The RTE magnetic map (Figure 3) has anomaly values ranging from approximately −77 to 300 nT. These values are in general reflected by variations in the lateral variations in the amount of magnetite within the crustal rocks. Within northwestern Cameroon, these anomalies can be usually correlated with the Proterozoic granitic and metamorphic lithologies including metavolcanics, metaigneous rocks, gneisses and schists (Figure 1(a)). The RTE map contains mainly northeast trending minima and maxima anomalies that are roughly parallel to the strike-slip tectonic episodes that related to the Proterozoic collisional events [26]. The most prominent anomalies are a series of large wavelength, low amplitude magnetic maxima (anomalies 1 and 2) and slightly higher amplitude magnetic minima (anomalies 3 and 4) in the northern portion of the map (Figure 3). The magnetic maxima are caused by lithologies with lower magnetic susceptibility content. The area of anomalies 1 and 2 occur over the medium to high grade gneisses of the NW Cameroon terrane and post Pan African sediments (Figure 1). The extent of this large amplitude magnetic maxima implies that the magnetic susceptibility of the gneisses is relatively low with some regions (small wavelength maxima within the region of anomaly 1) containing higher susceptibilities. This could be due to higher grade gneisses or isolated bodies of mafic metaigneous rocks.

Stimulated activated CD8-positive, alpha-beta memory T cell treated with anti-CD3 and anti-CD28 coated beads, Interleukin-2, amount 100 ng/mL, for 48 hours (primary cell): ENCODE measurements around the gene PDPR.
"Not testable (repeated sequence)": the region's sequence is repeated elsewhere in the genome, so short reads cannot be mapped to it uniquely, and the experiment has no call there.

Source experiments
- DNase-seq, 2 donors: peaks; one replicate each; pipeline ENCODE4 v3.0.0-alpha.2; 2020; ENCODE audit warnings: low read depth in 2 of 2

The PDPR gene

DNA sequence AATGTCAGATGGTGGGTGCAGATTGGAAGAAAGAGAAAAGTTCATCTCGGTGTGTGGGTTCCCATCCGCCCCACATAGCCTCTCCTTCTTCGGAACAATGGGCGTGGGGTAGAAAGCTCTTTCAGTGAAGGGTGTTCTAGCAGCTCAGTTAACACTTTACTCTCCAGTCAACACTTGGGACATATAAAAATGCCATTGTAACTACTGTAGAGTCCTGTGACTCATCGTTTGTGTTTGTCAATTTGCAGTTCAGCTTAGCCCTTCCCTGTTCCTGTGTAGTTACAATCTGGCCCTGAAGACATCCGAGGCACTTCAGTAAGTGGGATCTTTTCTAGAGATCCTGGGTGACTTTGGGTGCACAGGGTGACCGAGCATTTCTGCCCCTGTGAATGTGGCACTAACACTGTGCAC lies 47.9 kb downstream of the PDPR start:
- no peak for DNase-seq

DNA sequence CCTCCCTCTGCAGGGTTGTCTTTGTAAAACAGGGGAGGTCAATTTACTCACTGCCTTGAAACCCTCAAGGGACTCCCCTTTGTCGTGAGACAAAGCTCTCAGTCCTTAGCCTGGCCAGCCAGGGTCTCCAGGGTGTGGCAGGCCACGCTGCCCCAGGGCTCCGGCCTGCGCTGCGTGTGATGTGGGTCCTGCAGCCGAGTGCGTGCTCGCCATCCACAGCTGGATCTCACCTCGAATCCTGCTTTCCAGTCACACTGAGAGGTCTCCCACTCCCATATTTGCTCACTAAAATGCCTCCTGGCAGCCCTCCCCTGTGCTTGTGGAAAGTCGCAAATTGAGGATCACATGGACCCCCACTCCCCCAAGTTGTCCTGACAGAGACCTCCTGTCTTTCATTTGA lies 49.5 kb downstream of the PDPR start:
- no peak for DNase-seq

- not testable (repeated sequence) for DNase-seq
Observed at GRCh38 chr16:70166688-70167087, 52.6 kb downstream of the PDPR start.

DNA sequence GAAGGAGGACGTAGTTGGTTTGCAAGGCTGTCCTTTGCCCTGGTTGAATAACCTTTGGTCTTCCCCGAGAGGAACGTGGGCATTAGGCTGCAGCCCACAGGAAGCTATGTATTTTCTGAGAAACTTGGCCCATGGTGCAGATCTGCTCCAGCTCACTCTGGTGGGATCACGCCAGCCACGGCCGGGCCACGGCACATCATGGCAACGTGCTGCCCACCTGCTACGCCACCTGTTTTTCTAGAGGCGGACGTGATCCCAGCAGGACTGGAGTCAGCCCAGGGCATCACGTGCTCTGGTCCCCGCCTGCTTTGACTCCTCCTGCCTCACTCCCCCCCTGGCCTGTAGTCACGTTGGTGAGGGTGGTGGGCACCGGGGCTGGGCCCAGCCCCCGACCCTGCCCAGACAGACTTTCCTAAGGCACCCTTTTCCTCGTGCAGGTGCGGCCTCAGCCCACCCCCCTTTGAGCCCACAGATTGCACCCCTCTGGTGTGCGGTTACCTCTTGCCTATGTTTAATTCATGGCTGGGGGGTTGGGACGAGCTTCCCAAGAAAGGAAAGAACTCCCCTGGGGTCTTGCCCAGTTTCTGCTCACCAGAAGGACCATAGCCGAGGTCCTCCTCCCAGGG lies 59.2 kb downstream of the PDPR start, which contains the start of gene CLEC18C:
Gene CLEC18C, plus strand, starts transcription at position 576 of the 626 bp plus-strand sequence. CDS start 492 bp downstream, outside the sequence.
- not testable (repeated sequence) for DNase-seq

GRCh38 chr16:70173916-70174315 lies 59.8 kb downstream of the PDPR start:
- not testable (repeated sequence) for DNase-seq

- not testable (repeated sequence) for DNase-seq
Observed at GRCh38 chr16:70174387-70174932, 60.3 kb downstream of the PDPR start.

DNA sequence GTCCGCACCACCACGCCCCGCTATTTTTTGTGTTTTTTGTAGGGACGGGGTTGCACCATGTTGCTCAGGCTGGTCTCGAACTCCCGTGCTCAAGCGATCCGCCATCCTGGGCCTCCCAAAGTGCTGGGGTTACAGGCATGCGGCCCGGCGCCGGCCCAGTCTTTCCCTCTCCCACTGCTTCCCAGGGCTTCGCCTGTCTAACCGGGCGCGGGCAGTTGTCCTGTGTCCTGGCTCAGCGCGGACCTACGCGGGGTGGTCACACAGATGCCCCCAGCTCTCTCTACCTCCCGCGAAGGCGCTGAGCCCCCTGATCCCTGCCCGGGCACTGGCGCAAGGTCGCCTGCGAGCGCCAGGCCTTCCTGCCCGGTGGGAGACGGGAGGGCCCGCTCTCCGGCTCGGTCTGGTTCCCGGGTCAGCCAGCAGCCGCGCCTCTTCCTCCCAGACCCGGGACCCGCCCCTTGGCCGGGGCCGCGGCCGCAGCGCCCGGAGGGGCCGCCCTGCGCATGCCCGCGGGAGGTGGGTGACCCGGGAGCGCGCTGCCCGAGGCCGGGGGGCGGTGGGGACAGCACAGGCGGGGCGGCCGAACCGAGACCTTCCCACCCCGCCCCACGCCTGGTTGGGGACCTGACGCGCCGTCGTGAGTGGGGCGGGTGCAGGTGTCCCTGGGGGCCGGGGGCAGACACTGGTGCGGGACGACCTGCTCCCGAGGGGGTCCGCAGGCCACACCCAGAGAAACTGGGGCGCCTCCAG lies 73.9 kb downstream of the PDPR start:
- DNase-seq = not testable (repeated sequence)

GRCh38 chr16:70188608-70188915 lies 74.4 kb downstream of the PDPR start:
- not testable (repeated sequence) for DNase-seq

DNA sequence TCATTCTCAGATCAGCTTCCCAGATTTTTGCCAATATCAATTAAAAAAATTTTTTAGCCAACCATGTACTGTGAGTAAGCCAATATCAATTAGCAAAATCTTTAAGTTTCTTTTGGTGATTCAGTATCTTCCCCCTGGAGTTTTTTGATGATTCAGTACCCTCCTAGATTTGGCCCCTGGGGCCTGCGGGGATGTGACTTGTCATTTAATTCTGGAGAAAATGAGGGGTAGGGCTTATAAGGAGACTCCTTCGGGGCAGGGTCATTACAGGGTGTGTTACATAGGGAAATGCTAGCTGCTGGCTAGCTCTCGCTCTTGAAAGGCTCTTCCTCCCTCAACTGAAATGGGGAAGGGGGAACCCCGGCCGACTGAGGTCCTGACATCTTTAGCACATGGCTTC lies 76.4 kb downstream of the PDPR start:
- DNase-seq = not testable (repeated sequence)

The upward continued RTE map shown in Figure 4(a) exhibits a similar pattern of high and low magnetic anomalies that are seen in Figure 3. The upward continued RTE map is characterized by anomalies values ranging from about −164.47 to 288.31 nT. The upward continued RTE map is basically a smoothed version of the RTE map and contains prominent negative (long wavelength) anomalies distributed at the northeastern, central and southern parts of our study area. The persistence of the prominent anomalies with large wavelength, low amplitude magnetic maxima (anomalies 1 and 2) and slightly higher amplitude magnetic minima (anomalies 3 and 4) observed in the northern portion of the map (Figure 4(a)) which indicates that they are associated to deeper structures. In addition, the upward continued RTE map shows attenuated anomalies (anomalies 5, 8, 9 and 10) that are still related to upper crustal lithologies. However, all these anomalies are also present on the RTE map (Figure 3).

3.2. Curie Point Depth and Heat Flow